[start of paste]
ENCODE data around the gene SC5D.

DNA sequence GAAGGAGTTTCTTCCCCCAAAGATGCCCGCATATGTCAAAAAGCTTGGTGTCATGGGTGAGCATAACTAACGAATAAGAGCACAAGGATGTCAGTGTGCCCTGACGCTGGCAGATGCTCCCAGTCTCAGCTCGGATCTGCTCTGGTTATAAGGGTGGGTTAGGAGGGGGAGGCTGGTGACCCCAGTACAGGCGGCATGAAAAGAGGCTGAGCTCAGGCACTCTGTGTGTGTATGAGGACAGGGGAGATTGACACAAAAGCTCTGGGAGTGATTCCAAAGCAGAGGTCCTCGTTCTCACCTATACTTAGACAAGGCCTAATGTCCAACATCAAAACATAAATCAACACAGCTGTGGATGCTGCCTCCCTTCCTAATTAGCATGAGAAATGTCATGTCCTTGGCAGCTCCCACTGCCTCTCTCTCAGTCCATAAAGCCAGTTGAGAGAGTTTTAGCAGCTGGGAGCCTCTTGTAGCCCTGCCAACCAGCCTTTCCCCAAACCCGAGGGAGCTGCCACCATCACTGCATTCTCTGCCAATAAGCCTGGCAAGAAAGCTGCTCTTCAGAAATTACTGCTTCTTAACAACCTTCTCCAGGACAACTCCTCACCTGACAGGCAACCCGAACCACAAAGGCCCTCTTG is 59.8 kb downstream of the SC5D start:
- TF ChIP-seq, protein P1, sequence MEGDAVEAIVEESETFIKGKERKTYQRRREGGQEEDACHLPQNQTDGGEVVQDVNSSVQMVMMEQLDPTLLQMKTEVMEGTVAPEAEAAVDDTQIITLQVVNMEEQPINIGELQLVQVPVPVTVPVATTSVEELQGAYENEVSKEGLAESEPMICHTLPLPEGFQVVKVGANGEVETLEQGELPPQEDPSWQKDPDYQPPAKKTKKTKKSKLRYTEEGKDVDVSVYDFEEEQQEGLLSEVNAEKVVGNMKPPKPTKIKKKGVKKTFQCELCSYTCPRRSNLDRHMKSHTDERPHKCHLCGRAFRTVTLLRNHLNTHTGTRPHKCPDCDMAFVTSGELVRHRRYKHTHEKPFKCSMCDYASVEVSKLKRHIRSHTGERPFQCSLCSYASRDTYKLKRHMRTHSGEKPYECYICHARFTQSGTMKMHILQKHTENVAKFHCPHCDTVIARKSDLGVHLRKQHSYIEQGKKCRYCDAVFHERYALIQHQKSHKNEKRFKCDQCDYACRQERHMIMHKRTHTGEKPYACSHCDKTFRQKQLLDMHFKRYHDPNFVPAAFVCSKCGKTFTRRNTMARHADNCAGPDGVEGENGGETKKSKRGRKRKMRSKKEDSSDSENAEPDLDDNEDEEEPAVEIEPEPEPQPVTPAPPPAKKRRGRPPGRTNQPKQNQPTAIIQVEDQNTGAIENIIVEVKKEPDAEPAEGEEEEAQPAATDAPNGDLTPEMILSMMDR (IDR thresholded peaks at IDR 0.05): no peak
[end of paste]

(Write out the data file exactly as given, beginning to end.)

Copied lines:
ENCODE data around the gene SC5D.

DNA sequence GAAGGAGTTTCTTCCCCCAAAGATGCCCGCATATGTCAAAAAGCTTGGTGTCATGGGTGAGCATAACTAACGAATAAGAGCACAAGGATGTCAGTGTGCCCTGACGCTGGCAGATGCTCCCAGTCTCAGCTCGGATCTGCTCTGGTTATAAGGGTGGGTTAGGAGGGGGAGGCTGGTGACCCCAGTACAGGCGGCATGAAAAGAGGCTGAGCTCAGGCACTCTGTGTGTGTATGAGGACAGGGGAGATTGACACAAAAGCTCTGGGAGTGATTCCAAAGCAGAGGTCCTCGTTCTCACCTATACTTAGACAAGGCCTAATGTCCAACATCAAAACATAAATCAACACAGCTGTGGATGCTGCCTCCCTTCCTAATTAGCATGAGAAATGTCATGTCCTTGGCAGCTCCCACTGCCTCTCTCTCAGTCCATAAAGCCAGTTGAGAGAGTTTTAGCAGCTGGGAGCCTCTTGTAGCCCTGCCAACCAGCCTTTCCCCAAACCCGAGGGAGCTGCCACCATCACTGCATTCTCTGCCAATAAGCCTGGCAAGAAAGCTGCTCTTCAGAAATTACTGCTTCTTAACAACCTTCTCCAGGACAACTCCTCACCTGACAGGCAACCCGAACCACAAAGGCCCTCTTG is 59.8 kb downstream of the SC5D start:
- TF ChIP-seq, protein P1, sequence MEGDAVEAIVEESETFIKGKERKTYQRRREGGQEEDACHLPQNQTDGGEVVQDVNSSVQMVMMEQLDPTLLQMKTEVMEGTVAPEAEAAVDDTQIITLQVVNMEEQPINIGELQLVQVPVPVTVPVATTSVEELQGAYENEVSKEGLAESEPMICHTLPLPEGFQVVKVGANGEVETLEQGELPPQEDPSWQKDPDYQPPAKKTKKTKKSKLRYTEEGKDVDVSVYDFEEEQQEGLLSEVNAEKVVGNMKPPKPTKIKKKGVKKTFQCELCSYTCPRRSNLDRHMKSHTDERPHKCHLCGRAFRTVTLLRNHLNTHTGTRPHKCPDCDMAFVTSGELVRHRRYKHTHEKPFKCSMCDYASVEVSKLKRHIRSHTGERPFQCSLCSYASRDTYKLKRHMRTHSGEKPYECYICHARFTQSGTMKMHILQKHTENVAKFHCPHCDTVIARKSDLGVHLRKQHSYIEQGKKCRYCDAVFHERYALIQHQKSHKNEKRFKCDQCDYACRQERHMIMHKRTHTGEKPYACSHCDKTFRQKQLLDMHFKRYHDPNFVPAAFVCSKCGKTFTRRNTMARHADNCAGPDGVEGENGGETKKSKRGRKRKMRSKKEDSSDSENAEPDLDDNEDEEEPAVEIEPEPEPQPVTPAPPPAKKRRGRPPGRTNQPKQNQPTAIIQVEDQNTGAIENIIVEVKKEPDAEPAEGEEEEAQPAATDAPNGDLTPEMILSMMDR (IDR thresholded peaks at IDR 0.05): no peak